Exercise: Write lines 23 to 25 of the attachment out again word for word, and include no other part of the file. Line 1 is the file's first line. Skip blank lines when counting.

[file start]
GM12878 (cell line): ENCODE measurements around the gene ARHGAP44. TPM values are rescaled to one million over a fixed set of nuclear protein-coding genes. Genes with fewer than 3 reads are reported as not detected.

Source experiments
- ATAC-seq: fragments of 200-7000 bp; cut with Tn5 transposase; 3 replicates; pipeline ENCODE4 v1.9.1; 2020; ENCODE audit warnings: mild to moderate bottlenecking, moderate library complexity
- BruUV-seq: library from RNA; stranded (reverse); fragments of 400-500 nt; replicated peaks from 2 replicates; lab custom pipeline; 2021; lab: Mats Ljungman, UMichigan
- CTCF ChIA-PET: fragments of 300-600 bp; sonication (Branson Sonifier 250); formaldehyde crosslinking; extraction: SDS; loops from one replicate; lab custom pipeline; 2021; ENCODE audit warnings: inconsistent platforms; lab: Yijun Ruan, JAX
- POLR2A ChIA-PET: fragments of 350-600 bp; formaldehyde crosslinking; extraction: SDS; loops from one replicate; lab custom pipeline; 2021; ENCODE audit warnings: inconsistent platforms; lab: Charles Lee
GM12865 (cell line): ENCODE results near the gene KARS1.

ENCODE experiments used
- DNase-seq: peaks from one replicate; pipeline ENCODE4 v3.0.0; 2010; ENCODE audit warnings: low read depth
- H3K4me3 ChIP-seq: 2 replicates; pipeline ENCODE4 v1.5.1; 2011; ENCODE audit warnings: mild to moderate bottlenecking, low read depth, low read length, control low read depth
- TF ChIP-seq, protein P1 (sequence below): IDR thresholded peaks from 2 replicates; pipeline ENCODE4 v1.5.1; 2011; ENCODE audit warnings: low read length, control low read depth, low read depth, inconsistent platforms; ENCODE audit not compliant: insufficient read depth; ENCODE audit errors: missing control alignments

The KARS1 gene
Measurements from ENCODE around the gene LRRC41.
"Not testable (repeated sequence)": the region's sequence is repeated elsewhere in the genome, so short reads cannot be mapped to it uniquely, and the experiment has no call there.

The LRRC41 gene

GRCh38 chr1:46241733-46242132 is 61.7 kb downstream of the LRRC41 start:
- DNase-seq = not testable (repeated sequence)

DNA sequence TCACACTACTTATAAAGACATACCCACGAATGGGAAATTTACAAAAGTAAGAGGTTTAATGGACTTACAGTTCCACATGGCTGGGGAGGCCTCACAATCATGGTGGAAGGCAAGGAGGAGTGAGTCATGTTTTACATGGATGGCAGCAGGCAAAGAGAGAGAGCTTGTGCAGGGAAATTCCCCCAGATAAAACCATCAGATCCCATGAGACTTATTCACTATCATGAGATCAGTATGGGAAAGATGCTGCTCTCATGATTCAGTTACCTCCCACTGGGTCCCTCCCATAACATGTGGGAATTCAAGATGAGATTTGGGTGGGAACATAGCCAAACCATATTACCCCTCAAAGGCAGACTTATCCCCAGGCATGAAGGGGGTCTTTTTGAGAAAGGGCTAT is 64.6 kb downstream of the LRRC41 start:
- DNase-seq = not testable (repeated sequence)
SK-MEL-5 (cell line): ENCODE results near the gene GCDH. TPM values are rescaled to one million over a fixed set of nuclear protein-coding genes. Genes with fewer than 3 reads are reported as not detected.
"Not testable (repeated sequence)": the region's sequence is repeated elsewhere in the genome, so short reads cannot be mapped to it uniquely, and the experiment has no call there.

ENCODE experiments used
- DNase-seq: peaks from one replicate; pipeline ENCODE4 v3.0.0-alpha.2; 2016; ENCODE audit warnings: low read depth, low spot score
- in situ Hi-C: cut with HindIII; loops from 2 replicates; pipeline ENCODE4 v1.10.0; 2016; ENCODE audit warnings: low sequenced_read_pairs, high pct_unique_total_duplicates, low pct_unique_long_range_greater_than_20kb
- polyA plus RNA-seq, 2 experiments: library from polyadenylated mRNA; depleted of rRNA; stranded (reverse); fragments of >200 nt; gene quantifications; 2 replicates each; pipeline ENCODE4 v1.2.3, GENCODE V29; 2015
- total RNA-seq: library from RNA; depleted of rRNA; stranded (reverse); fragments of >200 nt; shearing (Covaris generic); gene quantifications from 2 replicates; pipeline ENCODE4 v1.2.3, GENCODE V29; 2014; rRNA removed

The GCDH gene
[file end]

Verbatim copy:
- DNase-seq: peaks from one replicate; pipeline ENCODE4 v3.0.0-alpha.2; 2016; ENCODE audit warnings: low read depth, low spot score
- in situ Hi-C: cut with HindIII; loops from 2 replicates; pipeline ENCODE4 v1.10.0; 2016; ENCODE audit warnings: low sequenced_read_pairs, high pct_unique_total_duplicates, low pct_unique_long_range_greater_than_20kb
- polyA plus RNA-seq, 2 experiments: library from polyadenylated mRNA; depleted of rRNA; stranded (reverse); fragments of >200 nt; gene quantifications; 2 replicates each; pipeline ENCODE4 v1.2.3, GENCODE V29; 2015